Here's How to Tell Your Partner You Want to Split
Updated: Apr 13
Saying the words, "I want a divorce," to your spouse can feel like the stuff of nightmares.
We get it: This may be one of the most painful and emotional conversations you engage in with your partner—especially when you're wrestling with how to initiate the talk.
Here are five questions to prep yourself before you talk divorce with your spouse.
1. Brutal honesty time! Do I really want a divorce?
This really goes without saying, but you've got to completely consider the implications of telling your partner you want a divorce.
Remember, words are just words, but they can't be unsaid.
So if you're angry or dissatisfied with your spouse, don't threaten divorce as a way to shake your partner out of "bad behavior." Using this tactic as a way to gain control in the relationship or get your partner's attention usually backfires.
In addition, if you don't move forward with a split after you've said you want one, then if you bring it up again in the future when you do intend to file, you'll lose credibility.
Our best advice is to think a divorce through thoroughly, and perhaps even consult an attorney, a counselor or clergyperson first, to be certain a split is the best road forward for your well-being.
2. Is it from here to divorce, or is there an in-between?
Really ask yourself if you're still in love with your spouse.
Would you be open to staying together if you both worked together to make positive changes to the relationship?
If that's the case, before dropping the divorce bomb, approach your spouse about seeing a couples counselor to create an open forum for discussion and change.
3. Have you chosen the right place and time?
While there's no ideal setting for this conversation, there are a few ways to make it easier.
First, don't lay this on your spouse right when you're experiencing another life-changing or milestone event, like a layoff, move or death in the family.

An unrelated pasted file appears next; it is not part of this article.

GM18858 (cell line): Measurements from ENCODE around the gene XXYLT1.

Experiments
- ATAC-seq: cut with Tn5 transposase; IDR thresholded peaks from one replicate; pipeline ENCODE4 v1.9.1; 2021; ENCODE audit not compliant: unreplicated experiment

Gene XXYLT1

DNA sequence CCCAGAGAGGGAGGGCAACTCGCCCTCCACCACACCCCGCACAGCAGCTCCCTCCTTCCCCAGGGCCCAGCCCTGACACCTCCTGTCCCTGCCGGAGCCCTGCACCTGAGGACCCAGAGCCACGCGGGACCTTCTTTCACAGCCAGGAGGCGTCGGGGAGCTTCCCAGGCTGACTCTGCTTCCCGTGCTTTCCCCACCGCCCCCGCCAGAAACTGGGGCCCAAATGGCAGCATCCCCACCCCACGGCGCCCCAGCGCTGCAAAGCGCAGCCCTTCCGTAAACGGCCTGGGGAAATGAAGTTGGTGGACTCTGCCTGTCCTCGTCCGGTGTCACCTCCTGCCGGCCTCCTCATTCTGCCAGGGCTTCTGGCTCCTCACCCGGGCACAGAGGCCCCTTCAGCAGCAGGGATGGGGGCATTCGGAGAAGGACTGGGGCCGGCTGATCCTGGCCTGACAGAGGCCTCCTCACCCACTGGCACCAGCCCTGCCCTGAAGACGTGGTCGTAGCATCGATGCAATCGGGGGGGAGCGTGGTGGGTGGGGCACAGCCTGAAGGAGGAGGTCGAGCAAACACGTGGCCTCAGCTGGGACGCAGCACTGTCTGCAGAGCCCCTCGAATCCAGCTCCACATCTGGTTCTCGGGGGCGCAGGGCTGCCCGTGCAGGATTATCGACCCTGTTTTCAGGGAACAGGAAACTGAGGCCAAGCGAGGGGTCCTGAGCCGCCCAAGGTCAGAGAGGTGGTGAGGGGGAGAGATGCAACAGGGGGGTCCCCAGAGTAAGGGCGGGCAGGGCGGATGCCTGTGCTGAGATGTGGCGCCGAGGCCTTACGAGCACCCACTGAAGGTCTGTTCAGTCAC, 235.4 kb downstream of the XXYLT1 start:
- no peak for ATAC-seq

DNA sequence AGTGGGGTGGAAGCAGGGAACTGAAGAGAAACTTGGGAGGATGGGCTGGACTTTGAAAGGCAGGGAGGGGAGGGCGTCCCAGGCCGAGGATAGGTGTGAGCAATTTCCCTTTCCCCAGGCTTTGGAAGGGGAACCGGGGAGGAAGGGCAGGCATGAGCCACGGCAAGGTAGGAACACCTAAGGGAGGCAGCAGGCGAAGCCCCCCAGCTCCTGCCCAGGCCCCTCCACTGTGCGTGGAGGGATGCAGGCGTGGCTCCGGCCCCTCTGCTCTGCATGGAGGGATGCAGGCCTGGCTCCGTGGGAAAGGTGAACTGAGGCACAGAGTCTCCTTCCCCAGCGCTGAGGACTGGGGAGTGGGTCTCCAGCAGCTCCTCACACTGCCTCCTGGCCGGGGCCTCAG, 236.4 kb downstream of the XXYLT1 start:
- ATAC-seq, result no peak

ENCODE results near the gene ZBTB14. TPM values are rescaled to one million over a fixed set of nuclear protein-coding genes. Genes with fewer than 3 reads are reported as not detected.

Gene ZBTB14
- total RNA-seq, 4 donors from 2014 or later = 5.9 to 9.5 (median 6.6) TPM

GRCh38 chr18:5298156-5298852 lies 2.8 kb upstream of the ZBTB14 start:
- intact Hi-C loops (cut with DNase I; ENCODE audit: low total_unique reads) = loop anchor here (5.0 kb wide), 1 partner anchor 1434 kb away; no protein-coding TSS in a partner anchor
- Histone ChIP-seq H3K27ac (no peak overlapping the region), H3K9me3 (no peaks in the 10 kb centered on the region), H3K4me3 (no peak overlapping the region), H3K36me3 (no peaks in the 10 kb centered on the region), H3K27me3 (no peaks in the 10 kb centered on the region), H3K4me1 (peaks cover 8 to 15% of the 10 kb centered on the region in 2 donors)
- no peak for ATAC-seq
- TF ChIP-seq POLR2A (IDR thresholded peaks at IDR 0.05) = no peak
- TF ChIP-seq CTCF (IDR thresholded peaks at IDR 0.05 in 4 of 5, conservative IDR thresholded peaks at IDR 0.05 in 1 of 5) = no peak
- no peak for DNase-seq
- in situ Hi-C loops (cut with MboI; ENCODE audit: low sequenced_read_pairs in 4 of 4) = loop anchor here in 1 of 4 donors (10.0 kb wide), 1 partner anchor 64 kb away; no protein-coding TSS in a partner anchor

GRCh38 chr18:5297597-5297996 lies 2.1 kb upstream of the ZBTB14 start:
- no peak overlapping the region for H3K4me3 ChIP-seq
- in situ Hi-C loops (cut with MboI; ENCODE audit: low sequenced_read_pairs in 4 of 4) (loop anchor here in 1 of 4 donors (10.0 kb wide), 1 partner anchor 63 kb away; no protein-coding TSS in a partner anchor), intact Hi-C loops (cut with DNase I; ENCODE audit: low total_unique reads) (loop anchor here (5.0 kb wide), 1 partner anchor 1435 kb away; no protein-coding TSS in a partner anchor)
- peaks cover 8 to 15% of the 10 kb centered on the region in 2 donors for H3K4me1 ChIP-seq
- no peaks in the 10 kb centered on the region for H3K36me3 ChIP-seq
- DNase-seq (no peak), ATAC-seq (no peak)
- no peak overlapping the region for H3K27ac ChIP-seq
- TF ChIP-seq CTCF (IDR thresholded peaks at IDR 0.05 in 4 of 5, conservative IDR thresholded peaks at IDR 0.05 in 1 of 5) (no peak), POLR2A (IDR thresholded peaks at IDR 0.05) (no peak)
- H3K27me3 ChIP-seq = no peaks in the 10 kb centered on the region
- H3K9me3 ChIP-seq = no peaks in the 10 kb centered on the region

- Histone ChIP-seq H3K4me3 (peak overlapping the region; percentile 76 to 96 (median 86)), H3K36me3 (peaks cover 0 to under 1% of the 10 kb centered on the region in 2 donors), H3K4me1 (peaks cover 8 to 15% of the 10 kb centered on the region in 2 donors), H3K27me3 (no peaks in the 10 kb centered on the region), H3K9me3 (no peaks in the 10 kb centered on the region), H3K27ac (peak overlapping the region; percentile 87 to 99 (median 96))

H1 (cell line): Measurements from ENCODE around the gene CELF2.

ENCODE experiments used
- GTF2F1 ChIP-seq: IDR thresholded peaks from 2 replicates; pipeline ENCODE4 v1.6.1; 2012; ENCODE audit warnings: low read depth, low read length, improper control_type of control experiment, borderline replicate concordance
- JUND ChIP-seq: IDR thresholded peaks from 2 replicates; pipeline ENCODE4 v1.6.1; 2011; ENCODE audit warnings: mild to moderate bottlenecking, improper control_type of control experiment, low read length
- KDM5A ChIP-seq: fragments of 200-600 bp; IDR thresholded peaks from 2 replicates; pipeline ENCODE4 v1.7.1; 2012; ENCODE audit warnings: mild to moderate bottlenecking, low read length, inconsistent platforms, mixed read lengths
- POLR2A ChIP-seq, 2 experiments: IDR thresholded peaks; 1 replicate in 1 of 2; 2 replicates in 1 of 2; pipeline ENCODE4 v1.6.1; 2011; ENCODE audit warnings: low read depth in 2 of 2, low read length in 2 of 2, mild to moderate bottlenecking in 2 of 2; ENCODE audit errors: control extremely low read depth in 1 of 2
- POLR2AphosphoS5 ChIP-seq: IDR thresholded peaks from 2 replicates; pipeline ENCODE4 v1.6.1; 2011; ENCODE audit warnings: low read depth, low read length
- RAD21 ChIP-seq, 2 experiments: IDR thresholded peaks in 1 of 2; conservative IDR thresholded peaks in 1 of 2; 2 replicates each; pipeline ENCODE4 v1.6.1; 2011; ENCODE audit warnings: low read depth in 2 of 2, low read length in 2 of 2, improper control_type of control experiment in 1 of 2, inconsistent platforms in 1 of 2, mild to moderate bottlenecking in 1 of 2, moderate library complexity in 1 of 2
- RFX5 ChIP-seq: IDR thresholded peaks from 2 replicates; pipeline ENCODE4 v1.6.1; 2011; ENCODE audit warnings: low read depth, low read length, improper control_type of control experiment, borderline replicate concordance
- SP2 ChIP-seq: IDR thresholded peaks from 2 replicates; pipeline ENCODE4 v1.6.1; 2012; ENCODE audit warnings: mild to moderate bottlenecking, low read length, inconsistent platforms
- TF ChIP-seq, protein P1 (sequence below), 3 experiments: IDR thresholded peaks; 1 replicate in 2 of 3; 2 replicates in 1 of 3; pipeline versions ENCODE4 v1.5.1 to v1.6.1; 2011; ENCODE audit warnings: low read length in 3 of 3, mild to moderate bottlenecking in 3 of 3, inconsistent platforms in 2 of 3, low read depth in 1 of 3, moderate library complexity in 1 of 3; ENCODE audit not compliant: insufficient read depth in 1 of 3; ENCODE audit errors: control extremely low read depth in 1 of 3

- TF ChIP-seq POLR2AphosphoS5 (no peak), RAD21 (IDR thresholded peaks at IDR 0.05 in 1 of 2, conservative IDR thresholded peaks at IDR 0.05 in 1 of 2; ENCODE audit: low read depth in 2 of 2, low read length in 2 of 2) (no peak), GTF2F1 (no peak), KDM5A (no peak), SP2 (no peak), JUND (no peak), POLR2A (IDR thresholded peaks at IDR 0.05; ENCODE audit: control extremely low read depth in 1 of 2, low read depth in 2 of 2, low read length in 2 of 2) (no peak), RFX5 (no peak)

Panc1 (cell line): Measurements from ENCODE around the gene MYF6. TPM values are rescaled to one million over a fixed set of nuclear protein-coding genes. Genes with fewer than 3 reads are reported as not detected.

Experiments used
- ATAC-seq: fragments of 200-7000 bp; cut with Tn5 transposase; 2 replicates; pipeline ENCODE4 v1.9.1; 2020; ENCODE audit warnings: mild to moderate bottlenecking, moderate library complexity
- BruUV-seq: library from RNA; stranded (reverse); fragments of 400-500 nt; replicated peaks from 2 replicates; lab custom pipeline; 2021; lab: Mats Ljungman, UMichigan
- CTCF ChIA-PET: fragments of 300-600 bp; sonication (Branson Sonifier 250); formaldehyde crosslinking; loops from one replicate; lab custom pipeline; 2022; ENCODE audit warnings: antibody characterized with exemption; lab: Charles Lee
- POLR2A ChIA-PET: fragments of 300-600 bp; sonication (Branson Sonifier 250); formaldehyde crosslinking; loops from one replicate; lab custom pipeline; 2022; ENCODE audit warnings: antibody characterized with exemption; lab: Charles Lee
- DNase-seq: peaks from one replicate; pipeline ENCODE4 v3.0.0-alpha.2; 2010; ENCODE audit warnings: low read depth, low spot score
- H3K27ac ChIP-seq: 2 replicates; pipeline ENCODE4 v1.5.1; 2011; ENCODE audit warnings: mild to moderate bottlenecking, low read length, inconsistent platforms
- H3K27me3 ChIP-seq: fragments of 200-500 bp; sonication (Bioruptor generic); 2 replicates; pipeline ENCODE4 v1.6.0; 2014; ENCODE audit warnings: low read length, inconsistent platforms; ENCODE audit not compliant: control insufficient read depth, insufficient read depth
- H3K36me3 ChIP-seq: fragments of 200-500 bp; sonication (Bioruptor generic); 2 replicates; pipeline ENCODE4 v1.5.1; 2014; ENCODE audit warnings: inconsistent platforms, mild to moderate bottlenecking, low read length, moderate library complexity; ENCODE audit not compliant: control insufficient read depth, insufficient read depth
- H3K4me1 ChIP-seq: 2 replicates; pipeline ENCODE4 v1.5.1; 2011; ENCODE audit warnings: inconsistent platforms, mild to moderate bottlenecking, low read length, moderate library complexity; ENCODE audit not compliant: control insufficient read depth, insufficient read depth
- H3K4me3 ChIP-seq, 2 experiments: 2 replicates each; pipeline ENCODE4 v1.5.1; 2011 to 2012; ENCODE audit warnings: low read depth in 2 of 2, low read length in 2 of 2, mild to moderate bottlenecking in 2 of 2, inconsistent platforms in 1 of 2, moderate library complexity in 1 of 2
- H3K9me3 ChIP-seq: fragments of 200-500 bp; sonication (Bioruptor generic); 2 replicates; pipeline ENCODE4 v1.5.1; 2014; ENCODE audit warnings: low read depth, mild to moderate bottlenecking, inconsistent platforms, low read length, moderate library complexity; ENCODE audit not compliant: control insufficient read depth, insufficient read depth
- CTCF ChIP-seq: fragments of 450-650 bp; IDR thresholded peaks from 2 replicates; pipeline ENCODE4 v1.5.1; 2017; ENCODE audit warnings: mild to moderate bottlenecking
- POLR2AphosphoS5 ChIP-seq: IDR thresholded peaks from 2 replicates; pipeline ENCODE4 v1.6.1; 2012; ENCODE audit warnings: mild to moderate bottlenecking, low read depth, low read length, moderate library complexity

Second, it's a good idea to pick a quiet place where you both turn off your cell phones to have the conversation.
However, if you're afraid for any reason to tell your spouse, consult with your attorney for suggestions, or schedule a meeting with a counselor or clergyperson and invite your spouse to join you.
4. Are you ready for your spouse's reaction?
Consider that while you've been pondering divorce for weeks or even months, your spouse might not even have the d-word in his or her head, even if they know there are problems in the relationship.
Say, "I feel that we've grown apart in the last few years," rather than, "You never spend any time with me and that's why our marriage is falling apart."
Again, if you feel uncomfortable having this conversation alone, ask for neutral third-party help. In addition, if you do have this discussion in the presence of a counselor or therapist, they can help you decide how and when to tell your children.
5. Have you secured an attorney you trust?
While initiating the divorce conversation can be painful, you have the advantage of preparing yourself in advance. (Read our blog about the advantages of filing for divorce first.)
Find an attorney you trust to help you through this process. You'll also learn what's involved in reaching a divorce agreement in your particular state.
An attorney will also be able to guide you how to move forward if your spouse is resistant to a divorce or doesn't want to cooperate in the proceedings.
If you need help with a family law matter, our attorneys at Smedley Law Group can provide you with the professional advice you need to make an educated decision. Schedule a consultation with one of our attorneys today.